There is no humour to compare with that provided by curiously-shaped vegetables. I took these potatoes from the allotment earlier today along with many more, some onions, a courgette, and a bagful of tomatoes. Don’t get too excited Spike.
Based on today’s experience I can authoritatively say that this is a debatable point.
You certainly bury small onions at the start of the growing season, and then dig them up a few months later. That much is definite. It’s the “grow” business that’s supposed to go on in between I’m not sure about.
Most of ours stopped growing when the slugs got their greenery early on, which I suppose makes a certain amount of sense. They’ve been sitting in the ground ever since, getting larger in the much the same way that a half-brick doesn’t. Except much, much smaller.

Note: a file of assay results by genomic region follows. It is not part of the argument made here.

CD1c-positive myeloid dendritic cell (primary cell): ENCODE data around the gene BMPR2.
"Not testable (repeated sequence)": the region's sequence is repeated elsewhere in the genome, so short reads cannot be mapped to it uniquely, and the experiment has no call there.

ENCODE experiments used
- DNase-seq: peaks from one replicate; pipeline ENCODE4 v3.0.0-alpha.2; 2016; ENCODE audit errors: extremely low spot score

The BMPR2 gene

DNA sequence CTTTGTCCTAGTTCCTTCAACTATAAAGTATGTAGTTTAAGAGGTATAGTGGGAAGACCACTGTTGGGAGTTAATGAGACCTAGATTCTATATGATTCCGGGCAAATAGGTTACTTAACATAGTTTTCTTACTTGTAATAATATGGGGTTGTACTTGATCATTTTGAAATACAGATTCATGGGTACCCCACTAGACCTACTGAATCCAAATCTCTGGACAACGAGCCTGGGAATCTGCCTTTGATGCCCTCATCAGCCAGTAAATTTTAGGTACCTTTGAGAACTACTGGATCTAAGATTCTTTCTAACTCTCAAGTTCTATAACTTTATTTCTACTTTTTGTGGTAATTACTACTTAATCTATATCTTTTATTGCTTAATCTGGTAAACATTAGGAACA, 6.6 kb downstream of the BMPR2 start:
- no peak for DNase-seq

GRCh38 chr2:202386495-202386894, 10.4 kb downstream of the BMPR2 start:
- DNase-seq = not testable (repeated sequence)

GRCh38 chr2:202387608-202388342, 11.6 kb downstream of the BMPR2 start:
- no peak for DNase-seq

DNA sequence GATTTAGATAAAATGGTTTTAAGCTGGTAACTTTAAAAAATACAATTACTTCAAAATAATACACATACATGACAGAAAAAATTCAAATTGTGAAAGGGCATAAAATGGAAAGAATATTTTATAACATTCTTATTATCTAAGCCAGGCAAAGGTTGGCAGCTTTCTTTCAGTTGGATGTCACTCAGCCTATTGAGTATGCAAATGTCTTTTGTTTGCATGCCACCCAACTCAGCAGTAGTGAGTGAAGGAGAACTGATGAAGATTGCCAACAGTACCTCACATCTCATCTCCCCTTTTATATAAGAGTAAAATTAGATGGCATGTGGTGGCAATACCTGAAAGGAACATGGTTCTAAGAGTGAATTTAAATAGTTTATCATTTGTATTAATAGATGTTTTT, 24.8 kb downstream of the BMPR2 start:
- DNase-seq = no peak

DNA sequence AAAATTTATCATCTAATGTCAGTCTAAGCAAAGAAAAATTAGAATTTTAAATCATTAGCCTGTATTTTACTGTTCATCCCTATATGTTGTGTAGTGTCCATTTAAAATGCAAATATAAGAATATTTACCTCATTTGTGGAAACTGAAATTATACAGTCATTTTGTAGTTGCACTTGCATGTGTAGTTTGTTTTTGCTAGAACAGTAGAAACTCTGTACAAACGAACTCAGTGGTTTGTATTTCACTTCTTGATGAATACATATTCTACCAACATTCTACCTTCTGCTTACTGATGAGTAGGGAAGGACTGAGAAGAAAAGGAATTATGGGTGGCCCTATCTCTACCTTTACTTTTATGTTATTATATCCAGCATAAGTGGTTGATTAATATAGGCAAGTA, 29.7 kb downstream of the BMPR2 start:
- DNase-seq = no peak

A few others went to seed, shooting up to waist height with gay abandon. The actual onion at the bottom is no bigger than when it started out.
Only a couple actually seemed to have read the script, remembered their lines, and got big enough to make a guest appearance on a supermarket shelf.
It doesn’t seem a very efficient way of growing to me: put one small onion in ground, wait several months, take slightly larger onion out. Why not just buy big ones in the first place?
At least potatoes multiply – often in mysterious ways…